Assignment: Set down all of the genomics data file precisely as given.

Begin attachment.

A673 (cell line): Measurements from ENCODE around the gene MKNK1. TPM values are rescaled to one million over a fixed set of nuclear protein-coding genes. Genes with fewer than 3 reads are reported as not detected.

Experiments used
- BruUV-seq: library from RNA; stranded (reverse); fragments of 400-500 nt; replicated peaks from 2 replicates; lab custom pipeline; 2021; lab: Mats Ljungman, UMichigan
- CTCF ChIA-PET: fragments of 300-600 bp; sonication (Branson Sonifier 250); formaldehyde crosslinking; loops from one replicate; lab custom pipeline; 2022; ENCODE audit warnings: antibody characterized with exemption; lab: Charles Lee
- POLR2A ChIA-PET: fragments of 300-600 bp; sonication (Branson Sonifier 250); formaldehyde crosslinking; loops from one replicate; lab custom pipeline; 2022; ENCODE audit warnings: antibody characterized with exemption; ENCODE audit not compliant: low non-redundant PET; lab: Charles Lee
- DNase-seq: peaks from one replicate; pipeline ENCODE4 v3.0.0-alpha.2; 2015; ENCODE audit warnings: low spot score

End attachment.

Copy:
A673 (cell line): Measurements from ENCODE around the gene MKNK1. TPM values are rescaled to one million over a fixed set of nuclear protein-coding genes. Genes with fewer than 3 reads are reported as not detected.

Experiments used
- BruUV-seq: library from RNA; stranded (reverse); fragments of 400-500 nt; replicated peaks from 2 replicates; lab custom pipeline; 2021; lab: Mats Ljungman, UMichigan
- CTCF ChIA-PET: fragments of 300-600 bp; sonication (Branson Sonifier 250); formaldehyde crosslinking; loops from one replicate; lab custom pipeline; 2022; ENCODE audit warnings: antibody characterized with exemption; lab: Charles Lee
- POLR2A ChIA-PET: fragments of 300-600 bp; sonication (Branson Sonifier 250); formaldehyde crosslinking; loops from one replicate; lab custom pipeline; 2022; ENCODE audit warnings: antibody characterized with exemption; ENCODE audit not compliant: low non-redundant PET; lab: Charles Lee
- DNase-seq: peaks from one replicate; pipeline ENCODE4 v3.0.0-alpha.2; 2015; ENCODE audit warnings: low spot score